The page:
Another form of international franchisor-franchisee relationships is the Area Development Franchise. Like the master franchise discussed above, the franchisor grants the Area Developer the right to develop an entire country or part of it. Unlike the master franchise, the Area Developer focuses on running the business, rather than selling franchises.
Although less common, some international franchise relationships take the form of single-unit franchises. A single-unit franchisee is granted the right to open one franchise. Franchisors steer away from this type of arrangement due to the great costs sustained in servicing one unit outside the country.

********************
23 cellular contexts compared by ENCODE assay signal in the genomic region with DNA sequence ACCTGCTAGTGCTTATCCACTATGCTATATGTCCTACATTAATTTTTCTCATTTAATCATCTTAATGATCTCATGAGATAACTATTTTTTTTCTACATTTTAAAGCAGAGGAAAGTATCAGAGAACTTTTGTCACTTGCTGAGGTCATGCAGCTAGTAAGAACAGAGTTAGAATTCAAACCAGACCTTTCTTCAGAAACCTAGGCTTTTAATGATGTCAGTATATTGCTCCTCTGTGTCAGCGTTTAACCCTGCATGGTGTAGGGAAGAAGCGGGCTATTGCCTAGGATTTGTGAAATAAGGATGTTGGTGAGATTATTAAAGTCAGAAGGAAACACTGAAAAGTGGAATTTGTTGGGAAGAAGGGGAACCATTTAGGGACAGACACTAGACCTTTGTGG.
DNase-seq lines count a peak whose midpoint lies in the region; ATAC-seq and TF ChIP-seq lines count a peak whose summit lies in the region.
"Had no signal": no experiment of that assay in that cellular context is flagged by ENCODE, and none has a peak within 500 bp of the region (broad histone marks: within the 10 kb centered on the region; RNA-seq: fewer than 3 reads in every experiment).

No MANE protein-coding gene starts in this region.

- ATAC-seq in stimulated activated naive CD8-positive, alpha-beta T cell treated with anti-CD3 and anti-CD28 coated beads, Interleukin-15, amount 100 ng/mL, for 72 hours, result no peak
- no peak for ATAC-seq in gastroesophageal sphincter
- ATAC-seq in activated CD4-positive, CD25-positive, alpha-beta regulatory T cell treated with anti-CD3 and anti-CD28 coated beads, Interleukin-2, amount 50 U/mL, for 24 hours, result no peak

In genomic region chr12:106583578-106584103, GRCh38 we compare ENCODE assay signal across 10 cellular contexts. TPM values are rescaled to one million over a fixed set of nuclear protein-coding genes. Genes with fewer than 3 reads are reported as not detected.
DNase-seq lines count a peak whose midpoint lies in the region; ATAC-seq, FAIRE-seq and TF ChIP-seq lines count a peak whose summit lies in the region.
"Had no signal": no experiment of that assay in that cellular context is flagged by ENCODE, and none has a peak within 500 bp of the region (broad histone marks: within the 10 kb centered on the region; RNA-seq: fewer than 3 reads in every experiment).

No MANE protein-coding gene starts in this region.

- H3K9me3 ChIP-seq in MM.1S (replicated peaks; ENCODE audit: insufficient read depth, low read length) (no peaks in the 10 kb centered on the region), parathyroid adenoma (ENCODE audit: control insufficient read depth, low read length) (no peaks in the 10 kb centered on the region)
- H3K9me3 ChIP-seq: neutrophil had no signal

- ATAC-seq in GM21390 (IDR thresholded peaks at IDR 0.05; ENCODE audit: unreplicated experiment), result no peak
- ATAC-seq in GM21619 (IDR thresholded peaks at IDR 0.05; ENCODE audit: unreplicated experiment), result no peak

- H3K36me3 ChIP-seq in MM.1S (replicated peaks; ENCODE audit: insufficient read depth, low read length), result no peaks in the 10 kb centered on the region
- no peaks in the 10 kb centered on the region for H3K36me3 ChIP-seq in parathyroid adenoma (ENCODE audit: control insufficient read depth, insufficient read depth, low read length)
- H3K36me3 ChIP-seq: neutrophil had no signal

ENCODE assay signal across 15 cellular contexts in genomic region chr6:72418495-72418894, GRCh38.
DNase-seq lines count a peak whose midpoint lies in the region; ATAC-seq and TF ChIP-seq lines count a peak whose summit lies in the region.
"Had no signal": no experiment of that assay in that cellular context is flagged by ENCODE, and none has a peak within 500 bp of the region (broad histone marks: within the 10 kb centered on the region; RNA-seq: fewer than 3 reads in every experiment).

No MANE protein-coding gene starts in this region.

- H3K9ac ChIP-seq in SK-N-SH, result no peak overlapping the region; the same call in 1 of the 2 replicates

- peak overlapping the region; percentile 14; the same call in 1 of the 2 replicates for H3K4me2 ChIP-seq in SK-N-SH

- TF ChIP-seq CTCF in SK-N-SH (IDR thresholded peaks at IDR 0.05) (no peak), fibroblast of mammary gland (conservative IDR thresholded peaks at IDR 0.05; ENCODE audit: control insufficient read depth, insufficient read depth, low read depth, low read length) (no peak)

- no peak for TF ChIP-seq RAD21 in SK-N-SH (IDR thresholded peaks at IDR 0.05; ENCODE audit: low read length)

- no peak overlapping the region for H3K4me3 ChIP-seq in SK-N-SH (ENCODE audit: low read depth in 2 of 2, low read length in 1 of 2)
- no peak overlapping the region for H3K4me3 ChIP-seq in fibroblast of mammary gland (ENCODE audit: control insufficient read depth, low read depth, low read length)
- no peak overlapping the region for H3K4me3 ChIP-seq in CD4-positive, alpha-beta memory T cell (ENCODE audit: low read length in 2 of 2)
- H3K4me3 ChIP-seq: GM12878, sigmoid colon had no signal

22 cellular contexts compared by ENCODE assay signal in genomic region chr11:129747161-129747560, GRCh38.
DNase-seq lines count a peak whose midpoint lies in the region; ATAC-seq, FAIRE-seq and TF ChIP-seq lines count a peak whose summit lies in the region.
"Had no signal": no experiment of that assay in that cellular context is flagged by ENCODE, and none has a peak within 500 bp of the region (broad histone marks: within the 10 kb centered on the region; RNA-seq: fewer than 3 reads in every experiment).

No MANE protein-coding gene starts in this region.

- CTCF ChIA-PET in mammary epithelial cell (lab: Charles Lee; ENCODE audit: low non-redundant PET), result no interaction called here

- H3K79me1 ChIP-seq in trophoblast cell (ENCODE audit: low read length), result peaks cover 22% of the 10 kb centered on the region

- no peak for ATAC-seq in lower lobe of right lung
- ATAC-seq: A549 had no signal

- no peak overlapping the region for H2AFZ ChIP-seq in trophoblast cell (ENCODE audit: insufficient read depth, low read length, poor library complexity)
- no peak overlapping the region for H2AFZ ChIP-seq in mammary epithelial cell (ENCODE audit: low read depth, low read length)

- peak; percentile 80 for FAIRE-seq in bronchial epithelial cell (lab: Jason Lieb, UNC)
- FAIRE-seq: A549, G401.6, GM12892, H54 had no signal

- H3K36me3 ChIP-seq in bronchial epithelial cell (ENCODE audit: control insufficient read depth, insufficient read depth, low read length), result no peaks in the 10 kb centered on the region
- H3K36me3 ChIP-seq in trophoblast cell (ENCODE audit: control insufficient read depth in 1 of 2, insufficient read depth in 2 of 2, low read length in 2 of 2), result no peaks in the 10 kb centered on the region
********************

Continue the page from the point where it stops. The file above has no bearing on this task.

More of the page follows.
Any prospective franchisee should check out the past results of the international franchise company and its franchisees. In the case of a foreign-based international franchise, a prospective franchisee should research both the U.S. master licensee and the foreign-based main franchise company.
The track record of the master franchisee is important in that you will want to make sure that the master franchisee is competent in its endeavors and assists its unit franchisees in being successful. Checking the financial records of the U.S.-based international franchisor is also important. Is it financially sound enough to continue in operation and support the efforts of the master franchisee directly, as well as your efforts indirectly long term?